How asthma may affect your chances of pregnancy
Published : 17 Feb 2018, 18:09
Women using short-acting asthma relievers take longer to get pregnant.
Certain asthma medication, especially the “quick-acting” relievers, may affect women’s ability to conceive, warns a new study.
The study of more than 5,600 women showed that asthma patients who only use these short-acting asthma relievers take longer to become pregnant than other women.
But those who use long-acting asthma preventers conceive as quickly as other women said the study published in the European Respiratory Journal.
While the short-acting asthma relievers provide quick relief of symptoms, long-acting asthma preventers are used to control the condition instead of getting quick relief.
“This study shows that women using short-acting asthma relievers take longer to get pregnant,” said lead researcher Luke Grzeskowiak from the University of Adelaide in Australia.
“On the other hand, continued use of long-acting asthma preventers to control asthma seems to protect fertility and reduce the time it takes women with asthma to become pregnant. This could lead to a reduction in the need for fertility treatments,” Grzeskowiak said.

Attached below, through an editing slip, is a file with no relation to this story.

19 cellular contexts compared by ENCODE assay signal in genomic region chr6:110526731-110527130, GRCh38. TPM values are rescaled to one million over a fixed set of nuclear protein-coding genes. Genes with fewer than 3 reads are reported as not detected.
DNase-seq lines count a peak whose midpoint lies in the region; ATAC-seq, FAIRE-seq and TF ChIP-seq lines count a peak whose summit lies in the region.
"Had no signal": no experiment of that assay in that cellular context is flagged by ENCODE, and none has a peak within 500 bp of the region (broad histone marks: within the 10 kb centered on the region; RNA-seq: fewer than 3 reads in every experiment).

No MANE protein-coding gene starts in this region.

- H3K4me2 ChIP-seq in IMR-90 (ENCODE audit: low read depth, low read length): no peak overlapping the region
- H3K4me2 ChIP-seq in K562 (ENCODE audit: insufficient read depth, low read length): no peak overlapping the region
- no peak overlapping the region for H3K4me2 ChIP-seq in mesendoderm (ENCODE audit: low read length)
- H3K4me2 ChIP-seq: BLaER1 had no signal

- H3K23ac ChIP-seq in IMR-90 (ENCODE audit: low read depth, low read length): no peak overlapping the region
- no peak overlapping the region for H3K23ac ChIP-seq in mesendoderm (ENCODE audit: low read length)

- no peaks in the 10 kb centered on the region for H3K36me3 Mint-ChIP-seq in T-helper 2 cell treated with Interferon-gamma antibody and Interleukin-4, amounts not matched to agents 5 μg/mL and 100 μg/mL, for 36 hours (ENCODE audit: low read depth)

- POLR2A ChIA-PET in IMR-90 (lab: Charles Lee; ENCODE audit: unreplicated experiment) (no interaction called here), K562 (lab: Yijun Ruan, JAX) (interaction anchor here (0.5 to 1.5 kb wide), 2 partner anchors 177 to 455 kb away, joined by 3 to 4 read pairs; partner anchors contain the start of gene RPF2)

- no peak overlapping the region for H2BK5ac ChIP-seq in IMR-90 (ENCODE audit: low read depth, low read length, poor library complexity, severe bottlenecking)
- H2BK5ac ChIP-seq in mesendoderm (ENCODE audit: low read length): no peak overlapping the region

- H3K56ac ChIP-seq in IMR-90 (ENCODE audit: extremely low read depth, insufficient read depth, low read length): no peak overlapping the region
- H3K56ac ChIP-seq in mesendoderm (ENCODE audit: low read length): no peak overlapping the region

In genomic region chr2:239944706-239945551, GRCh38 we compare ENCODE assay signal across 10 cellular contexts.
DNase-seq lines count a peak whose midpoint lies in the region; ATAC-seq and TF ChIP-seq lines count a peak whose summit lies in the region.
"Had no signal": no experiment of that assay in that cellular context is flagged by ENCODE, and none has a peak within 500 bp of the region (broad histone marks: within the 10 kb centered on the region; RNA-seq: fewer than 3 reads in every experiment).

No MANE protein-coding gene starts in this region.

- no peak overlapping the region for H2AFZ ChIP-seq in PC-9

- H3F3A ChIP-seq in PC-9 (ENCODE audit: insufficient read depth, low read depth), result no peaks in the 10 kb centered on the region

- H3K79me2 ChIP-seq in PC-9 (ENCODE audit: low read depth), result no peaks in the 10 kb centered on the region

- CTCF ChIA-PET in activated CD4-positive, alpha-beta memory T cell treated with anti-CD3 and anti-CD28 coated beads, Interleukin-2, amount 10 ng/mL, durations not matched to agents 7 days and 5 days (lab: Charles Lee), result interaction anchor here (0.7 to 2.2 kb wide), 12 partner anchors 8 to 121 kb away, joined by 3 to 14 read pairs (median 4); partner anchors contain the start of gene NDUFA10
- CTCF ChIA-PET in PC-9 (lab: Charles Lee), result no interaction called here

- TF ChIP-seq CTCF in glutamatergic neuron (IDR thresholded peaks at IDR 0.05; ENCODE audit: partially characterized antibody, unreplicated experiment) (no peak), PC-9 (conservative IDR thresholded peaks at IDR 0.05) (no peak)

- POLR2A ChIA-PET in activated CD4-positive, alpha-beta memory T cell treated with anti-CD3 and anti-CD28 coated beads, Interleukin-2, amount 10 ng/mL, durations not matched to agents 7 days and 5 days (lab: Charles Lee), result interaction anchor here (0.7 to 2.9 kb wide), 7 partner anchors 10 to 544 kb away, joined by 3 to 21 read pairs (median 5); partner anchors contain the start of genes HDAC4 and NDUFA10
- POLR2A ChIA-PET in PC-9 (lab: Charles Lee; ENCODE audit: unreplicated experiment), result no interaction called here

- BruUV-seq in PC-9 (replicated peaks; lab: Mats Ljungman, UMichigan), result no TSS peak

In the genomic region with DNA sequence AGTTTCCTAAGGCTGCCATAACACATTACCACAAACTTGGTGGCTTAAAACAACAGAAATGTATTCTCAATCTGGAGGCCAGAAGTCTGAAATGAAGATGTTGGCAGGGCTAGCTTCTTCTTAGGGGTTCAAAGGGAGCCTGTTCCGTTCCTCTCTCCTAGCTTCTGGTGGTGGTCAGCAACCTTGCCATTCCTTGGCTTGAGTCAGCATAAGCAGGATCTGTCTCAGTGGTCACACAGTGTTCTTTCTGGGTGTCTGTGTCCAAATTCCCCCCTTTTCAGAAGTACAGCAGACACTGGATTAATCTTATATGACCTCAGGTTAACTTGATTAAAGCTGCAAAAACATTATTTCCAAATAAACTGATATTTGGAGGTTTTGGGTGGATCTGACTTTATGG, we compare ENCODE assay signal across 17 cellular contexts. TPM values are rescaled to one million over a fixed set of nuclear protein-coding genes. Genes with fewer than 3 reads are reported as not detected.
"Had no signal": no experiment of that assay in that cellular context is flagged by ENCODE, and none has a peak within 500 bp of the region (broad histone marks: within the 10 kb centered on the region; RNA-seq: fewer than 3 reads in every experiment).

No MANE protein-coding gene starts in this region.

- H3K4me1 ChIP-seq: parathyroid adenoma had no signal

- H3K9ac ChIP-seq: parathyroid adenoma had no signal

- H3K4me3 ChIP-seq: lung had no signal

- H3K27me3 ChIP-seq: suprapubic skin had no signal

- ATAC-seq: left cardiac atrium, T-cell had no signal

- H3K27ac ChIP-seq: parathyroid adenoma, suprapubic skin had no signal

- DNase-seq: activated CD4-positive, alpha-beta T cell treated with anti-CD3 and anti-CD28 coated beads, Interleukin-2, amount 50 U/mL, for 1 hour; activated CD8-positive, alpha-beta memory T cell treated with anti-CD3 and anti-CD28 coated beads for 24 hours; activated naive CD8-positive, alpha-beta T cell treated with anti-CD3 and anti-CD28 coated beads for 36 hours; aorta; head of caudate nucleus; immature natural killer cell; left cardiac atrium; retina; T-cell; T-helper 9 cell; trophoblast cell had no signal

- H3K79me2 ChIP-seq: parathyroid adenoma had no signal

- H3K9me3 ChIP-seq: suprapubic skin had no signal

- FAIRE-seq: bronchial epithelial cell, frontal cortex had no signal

The results provide reassurance for asthmatic women that using inhaled corticosteroids to prevent symptoms does not appear to reduce fertility, he said.
The researchers examined the data of women expecting their first babies in the early stages of pregnancy.
The participants were from Australia, New Zealand, Britain and Ireland.
The researchers found no difference in fertility between women using long-acting asthma treatments and women without asthma.
Women using short-acting reliever medication (known as beta-agonists) took 20 percent longer to conceive on average.
They were also 30 percent more likely to have taken more than a year to conceive.
“As well as affecting the lungs, asthma could cause inflammation elsewhere in the body, including the uterus. It could also affect the health of eggs in the ovaries,” Grzeskowiak said.
“Inhaled corticosteroids suppress the immune system, whereas short-acting asthma treatments do not alter immune function. In women who are only using relievers it’s possible that while their asthma symptoms may improve inflammation may still be present in the lungs and other organs in the body,” he added.
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